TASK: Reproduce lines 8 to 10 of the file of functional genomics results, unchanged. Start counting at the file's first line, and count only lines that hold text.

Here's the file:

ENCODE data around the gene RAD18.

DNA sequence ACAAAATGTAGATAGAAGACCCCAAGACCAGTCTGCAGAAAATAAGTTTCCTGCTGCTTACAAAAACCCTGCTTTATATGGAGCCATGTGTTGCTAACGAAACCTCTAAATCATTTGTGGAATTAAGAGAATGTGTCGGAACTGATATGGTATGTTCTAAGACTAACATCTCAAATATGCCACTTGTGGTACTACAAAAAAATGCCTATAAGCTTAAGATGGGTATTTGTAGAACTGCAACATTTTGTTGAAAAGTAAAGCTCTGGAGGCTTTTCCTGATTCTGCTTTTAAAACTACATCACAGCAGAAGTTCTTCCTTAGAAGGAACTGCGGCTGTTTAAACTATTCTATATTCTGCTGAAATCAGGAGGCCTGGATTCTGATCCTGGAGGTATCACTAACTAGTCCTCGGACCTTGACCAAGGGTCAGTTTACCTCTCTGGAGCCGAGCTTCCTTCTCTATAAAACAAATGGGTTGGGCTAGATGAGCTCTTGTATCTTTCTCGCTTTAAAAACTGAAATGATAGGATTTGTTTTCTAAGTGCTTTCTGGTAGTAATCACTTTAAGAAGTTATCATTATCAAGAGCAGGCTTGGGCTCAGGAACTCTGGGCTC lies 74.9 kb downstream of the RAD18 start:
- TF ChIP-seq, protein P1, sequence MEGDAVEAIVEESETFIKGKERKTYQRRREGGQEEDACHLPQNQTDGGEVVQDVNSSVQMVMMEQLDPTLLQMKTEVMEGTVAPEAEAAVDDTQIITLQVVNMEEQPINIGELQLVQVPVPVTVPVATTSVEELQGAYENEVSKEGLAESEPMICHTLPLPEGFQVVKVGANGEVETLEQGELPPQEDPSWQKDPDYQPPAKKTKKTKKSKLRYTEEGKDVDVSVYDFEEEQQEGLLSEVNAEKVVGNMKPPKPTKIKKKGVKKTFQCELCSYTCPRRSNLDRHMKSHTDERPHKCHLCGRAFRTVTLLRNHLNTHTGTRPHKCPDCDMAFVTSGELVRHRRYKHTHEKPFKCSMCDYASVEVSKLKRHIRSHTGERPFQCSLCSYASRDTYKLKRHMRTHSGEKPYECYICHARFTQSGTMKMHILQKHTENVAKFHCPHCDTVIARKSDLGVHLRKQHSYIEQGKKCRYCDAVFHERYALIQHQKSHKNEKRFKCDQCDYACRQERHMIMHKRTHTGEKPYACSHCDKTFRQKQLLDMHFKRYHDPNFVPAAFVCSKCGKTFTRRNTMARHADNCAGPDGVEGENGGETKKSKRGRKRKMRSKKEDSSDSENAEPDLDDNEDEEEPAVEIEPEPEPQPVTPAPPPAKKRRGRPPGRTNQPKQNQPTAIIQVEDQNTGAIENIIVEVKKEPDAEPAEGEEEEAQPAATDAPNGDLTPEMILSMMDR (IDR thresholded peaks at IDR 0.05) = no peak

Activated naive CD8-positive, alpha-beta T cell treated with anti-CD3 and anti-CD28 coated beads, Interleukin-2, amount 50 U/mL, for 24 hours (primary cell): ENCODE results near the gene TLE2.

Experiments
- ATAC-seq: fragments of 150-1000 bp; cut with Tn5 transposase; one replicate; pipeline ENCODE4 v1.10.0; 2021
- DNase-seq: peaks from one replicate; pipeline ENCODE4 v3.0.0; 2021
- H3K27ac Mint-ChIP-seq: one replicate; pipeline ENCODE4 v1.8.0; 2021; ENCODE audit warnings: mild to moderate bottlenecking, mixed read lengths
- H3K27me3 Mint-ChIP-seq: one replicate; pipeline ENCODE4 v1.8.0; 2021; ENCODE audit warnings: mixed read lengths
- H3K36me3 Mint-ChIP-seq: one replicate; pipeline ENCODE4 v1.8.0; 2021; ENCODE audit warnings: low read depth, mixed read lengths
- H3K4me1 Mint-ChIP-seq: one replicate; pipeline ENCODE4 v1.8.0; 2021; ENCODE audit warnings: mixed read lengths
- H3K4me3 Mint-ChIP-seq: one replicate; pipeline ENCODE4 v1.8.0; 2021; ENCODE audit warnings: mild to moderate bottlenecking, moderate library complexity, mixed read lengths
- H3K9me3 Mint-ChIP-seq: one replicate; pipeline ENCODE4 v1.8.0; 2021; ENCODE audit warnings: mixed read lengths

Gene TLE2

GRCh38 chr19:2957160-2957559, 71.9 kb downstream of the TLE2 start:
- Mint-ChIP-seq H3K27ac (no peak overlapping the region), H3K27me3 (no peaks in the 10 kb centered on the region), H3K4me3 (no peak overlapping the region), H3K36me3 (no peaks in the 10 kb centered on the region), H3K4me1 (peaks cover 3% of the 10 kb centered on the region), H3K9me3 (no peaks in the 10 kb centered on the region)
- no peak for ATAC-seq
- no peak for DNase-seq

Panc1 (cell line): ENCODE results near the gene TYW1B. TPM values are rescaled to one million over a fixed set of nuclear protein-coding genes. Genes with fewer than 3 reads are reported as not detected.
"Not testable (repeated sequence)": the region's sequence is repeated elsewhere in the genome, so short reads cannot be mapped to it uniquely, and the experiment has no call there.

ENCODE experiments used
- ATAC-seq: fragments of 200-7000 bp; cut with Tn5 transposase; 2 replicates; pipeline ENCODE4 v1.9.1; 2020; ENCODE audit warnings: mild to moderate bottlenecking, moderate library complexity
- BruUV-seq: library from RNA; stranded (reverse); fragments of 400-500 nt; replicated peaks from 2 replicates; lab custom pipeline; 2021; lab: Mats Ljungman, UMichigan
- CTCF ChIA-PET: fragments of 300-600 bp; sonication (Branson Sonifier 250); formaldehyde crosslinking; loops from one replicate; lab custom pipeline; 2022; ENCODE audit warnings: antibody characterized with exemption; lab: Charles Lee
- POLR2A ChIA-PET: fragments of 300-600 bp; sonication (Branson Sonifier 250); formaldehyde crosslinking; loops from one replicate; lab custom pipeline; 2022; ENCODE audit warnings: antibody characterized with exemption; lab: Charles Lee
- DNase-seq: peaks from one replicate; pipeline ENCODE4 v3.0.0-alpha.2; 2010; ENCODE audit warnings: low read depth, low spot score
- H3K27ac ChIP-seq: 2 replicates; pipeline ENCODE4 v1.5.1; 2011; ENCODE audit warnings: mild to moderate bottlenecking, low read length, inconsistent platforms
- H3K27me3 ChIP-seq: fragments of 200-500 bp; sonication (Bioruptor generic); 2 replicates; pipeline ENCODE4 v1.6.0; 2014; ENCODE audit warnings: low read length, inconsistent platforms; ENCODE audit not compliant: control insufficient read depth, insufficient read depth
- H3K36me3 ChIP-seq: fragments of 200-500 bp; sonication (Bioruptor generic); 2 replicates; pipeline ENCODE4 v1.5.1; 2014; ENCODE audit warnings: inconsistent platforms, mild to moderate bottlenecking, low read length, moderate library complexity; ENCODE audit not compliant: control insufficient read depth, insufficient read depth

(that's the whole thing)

- H3K27ac Mint-ChIP-seq: one replicate; pipeline ENCODE4 v1.8.0; 2021; ENCODE audit warnings: mild to moderate bottlenecking, mixed read lengths
- H3K27me3 Mint-ChIP-seq: one replicate; pipeline ENCODE4 v1.8.0; 2021; ENCODE audit warnings: mixed read lengths
- H3K36me3 Mint-ChIP-seq: one replicate; pipeline ENCODE4 v1.8.0; 2021; ENCODE audit warnings: low read depth, mixed read lengths